unusual pattern – too fast or too wide. If you have to, make sure everyone
    in the pattern knows what you are doing. The metroliner pilot did a great
    job. I will send my family flying with him any day. The Cirrus pilot needs
    more training. The stars must have been aligned for him that day.

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    Jim Holdeman May 14, 2021 at 9:37 am
    High density altitude, parallel runways, ATC controlling both runways on different frequencies, calm winds on ground but a significant tailwind at pattern altitude for right traffic assigned to 17R when on base, low wing Cirrus airplane slightly higher than the Metroliner on a five mile straight
    in final, following his assigned, identified, and verified Cessna target aircraft in front of him, with all of these converging airplanes flying VFR depending in their visuals for traffic separation, and ATC allowing all of these converging aircraft, including a student on first solo, to arrive at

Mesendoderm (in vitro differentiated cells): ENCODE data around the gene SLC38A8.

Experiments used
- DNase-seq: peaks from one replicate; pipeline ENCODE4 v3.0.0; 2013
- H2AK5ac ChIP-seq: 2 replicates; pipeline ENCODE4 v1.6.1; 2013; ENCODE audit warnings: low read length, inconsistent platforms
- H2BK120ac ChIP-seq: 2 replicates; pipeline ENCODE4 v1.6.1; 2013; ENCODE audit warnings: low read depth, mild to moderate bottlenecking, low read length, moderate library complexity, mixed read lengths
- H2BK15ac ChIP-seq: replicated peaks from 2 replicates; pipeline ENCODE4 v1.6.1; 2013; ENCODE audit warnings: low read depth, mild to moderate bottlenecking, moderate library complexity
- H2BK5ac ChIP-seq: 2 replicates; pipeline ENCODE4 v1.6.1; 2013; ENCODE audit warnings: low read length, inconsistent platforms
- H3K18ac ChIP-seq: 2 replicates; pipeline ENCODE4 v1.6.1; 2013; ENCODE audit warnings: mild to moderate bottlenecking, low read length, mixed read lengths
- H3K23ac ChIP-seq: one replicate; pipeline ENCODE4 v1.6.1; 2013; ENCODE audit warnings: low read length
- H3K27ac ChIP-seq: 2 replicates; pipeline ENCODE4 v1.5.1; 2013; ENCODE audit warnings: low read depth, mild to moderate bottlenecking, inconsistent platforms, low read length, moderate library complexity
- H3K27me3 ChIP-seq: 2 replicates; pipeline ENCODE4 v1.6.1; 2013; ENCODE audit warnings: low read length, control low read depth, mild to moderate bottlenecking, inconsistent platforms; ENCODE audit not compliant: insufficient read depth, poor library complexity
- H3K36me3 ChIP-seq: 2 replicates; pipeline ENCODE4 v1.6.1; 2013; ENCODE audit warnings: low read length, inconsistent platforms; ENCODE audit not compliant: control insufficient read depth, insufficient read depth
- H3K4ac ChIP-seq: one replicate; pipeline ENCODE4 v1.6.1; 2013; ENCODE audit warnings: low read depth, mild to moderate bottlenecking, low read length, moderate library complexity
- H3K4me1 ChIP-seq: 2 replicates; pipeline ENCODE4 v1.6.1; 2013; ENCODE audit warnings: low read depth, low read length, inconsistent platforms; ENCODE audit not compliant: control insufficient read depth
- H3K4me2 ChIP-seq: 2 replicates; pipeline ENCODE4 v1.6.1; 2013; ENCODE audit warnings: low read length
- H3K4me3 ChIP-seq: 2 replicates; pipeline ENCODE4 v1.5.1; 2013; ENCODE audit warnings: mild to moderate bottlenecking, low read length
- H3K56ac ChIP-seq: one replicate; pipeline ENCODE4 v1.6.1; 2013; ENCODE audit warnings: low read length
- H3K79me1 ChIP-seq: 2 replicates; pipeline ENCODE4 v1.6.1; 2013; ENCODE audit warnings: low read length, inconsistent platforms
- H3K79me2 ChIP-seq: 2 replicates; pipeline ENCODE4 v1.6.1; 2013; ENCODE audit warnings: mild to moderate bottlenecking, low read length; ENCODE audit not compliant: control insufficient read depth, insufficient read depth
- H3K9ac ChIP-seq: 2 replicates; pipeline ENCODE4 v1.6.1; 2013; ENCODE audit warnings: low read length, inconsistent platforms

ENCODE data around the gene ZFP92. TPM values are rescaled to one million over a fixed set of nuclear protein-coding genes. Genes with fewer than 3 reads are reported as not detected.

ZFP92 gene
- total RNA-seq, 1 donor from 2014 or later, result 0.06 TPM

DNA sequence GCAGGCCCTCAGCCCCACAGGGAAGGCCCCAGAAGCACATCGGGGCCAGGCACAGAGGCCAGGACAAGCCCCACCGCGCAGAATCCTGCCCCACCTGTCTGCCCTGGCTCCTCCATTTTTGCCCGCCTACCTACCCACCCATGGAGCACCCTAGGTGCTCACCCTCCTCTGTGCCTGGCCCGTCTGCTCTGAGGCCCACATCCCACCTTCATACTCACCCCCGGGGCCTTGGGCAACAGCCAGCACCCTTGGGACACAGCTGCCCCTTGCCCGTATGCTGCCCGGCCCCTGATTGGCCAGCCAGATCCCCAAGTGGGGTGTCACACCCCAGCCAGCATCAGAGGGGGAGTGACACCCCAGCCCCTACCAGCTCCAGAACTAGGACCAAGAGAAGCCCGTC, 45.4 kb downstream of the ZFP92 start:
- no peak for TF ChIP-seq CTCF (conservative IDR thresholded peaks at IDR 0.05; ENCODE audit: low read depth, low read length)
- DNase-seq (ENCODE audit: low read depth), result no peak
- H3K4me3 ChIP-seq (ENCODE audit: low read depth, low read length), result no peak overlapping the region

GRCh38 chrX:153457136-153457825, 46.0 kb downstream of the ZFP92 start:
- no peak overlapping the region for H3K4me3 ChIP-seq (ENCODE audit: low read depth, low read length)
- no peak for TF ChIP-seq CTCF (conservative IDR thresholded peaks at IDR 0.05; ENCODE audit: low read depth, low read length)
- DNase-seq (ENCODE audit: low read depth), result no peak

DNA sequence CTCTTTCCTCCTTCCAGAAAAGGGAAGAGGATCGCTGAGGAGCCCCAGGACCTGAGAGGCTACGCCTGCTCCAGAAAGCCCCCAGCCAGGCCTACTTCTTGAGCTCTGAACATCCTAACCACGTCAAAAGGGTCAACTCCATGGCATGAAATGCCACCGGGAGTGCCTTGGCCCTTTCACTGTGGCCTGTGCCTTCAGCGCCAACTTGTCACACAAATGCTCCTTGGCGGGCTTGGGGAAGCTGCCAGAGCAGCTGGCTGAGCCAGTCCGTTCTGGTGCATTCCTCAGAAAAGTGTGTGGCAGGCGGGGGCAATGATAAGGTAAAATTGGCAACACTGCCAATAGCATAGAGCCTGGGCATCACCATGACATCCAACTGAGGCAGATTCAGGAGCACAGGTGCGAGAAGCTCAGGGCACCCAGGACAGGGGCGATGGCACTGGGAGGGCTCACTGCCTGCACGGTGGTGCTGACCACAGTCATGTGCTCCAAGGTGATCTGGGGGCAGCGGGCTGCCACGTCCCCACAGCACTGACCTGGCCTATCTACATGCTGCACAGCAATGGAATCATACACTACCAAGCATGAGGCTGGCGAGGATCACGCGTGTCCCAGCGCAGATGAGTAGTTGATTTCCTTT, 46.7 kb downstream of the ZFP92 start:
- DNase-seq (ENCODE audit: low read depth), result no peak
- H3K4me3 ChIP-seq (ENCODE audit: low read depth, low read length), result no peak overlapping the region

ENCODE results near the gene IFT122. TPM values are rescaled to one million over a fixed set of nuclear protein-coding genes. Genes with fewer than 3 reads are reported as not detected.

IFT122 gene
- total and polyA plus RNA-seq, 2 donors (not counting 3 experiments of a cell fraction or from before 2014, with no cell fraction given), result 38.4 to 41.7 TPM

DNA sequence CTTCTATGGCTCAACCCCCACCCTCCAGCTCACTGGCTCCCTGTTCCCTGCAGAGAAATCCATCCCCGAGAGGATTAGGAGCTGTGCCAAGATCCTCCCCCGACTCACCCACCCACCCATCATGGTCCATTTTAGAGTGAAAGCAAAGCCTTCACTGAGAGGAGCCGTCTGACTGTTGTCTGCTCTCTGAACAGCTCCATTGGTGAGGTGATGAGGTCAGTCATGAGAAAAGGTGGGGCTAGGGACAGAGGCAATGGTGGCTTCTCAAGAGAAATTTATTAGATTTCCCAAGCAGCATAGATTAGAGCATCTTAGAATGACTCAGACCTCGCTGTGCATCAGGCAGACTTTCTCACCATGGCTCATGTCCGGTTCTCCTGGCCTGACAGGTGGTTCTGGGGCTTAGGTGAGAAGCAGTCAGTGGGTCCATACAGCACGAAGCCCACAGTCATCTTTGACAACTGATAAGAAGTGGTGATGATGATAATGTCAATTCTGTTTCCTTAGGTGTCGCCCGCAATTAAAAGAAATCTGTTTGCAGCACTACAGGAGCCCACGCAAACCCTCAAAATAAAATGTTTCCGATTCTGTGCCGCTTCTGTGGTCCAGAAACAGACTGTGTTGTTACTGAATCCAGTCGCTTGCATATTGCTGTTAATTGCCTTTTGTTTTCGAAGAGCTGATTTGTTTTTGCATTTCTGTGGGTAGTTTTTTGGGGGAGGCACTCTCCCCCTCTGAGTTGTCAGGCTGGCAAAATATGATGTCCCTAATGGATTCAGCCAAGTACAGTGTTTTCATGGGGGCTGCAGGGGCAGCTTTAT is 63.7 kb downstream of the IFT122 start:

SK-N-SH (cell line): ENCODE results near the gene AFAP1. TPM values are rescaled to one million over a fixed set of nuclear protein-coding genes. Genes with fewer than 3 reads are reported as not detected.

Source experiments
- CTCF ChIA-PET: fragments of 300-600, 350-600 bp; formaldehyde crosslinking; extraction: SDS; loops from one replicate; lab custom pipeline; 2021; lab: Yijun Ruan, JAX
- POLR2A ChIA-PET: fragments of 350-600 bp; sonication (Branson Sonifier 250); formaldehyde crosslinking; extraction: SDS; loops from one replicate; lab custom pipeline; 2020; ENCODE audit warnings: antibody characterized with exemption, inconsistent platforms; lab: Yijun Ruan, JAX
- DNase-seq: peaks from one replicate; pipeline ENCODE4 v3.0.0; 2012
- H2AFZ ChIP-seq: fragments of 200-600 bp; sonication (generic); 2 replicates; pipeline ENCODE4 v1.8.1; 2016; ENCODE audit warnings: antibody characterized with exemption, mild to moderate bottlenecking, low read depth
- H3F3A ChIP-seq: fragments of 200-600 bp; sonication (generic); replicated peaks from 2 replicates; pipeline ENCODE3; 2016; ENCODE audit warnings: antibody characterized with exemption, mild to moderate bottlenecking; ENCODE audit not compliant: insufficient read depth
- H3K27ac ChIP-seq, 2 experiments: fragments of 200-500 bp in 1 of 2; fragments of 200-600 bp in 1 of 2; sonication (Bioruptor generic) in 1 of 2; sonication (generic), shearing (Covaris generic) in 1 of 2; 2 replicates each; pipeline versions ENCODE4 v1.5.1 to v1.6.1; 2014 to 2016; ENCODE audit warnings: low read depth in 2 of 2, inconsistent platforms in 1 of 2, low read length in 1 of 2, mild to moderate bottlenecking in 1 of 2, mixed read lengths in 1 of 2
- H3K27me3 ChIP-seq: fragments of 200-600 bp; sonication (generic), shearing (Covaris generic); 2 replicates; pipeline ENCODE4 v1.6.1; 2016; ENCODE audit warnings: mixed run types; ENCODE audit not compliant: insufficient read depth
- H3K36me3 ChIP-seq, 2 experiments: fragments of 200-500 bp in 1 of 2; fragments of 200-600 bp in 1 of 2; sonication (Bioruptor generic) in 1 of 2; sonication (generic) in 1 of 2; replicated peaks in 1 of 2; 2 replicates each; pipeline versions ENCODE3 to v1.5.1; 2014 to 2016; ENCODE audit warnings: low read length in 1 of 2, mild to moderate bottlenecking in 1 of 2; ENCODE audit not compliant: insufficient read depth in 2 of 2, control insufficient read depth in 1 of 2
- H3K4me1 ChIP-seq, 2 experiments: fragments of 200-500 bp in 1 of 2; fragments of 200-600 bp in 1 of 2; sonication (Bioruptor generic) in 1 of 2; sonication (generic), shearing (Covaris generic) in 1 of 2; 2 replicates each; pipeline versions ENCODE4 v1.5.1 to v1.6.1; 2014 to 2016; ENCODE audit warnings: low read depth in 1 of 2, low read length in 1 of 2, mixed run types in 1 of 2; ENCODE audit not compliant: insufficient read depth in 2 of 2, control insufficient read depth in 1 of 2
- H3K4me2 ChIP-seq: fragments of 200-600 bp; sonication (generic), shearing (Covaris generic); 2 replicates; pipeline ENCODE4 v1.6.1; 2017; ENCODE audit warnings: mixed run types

the same time in the same airspace. What could possibly go wrong?

    Lots of opportunity for an accident chain to develop. I doubt of the Cirrus pilot ever saw the Metroliner being in a right hand bank above and slightly behind the Metroliner overtaking while descending. The Metroliner had no
    idea he was virtually sawed in half by another airplane. All he knew was
    that he had lost the right engine. See and avoid works when you see and
    avoid. Hard to avoid what you don’t see. Ground speed as well as distance
    goes up very fast at high density altitudes adding ingredients making a base
    to final turn with a tailwind a distinct possibility for overshooting the runway centerline. Not as serious of a problem for a 172 the Cirrus is following. But using the assigned 172 target aircraft ahead for one’s visual ques in a slick SR22 continues to whittle down any safety margins left when three airplanes all converge with in a couple of hundred of feet of each
    other on short final. I wonder how many tower people were looking outside of their “cockpit” as well.

    No one issue here. A bunch of issues all happening at the same time. It will
    be interesting to see how the relationship of the NTSB and FAA come together
    to sort this mess out.

    On Thu, 13 May 2021 23:05:19 +0200, Tobias Dussa <tobias@dussa.de> wrote:

    Larry Dighera <LDighera@att.net> writes:
    Apparently, the two aircraft were cleared to land on intersecting runways,

    Not intersecting, but parallel. 17L and 17R. ATC recording is
    available on YouTube: https://www.youtube.com/watch?v=f5tb2dVWJqc

    More details on AvHerald: http://avherald.com/h?article=4e74b6e5